People with eating disorders are able to avoid food because they have trained their brains to override its own appetite signals, new research suggests.

A study published in Translational Psychiatry shows that in people with anorexia and bulimia, the “normal patterns of appetite stimulation in the brain are effectively reversed,” according to a statement from the University of Colorado Anschutz Medical Campus. Scientists from that university studied how both healthy women and women with anorexia or bulimia reacted to tasting a sugary solution and found that while in an average brain the hypothalamus motivates people to eat, the brains of women with eating disorders send signals from other regions that override the hypothalamus. The latter group of women had “widespread alterations in the structure of brain pathways” that are related to taste-reward and regulating appetite, specifically in the white matter, which is involved in communication between different regions of the brain.

 

In both anorexia and bulimia, people have a distorted body image and fear gaining weight. The eating disorders show numerous similarities, such as excessive exercise, but stand apart in one key way: People with anorexia severely restrict their food intake, or even starve themselves, and have a low body weight; those with bulimia have a tendency to eat large amounts of food in secret, known as binging, and then purge that volume, often through vomiting.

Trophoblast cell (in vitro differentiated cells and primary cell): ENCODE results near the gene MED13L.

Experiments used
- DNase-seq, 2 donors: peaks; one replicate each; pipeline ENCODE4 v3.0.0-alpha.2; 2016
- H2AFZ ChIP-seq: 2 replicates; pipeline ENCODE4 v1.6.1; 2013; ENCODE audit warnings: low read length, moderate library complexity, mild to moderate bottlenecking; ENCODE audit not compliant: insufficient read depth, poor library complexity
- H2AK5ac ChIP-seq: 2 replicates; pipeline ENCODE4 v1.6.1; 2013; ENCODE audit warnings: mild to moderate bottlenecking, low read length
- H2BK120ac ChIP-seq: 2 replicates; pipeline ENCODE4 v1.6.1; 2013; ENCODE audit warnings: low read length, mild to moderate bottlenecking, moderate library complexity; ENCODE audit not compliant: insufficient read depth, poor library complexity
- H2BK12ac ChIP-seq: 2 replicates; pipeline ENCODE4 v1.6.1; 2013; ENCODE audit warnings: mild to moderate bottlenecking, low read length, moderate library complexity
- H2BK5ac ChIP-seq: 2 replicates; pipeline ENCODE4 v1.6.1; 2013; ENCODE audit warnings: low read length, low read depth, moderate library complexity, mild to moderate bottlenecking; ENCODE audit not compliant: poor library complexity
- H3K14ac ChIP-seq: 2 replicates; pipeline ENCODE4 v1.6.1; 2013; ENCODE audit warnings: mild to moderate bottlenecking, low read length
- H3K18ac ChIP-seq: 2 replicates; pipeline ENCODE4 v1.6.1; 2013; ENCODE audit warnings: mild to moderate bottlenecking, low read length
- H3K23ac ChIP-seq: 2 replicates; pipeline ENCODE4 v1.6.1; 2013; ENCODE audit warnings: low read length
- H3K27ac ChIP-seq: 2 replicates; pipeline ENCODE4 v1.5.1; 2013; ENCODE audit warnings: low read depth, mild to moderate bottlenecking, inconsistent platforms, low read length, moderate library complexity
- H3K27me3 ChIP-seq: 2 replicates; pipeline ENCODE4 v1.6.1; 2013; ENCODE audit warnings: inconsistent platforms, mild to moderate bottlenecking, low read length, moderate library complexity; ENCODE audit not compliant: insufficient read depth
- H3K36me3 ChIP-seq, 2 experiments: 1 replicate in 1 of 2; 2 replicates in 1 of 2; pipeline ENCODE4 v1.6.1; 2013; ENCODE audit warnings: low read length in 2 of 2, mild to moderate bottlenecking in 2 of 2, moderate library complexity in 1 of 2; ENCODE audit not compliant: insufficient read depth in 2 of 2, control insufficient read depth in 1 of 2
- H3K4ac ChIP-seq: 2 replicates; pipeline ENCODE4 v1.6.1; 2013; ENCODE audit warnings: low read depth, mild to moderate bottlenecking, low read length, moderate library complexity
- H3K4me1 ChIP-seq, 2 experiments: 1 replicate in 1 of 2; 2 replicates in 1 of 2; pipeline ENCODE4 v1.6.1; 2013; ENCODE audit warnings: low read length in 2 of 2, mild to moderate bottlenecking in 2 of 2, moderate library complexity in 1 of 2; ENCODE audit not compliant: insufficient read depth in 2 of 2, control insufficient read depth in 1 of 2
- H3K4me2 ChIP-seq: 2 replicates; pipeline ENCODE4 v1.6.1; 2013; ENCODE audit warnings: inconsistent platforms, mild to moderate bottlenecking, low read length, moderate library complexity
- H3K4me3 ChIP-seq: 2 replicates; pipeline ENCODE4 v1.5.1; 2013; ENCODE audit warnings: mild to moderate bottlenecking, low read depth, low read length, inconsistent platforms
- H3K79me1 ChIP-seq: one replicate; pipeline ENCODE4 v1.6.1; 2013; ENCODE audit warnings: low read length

With this new research, it seems the transformation of people with eating disorders is both inside and out — the study showed that instead of different brain regions taking cues on eating from the hypothalamus, the signals were going in the opposite direction, and along weakened pathways. “As a result, their brain may be able to override the hypothalamus and fend off the signals to eat,” the university said. The disorders, which make their victims fear eating certain foods, conditioned the brain to make it respond differently to taste-reward and appetite. Dr. Guido Frank, the lead author of the study and an eating disorder expert, compared it to the idea of “mind over matter.”

“The appetite region of the brain should drive you off your chair to get something to eat,” he said in the university statement. “But in patients with anorexia or bulimia nervosa that is not the case.”

The findings reveal a neurological reason why some people eat when they are hungry, but those with eating disorders may not.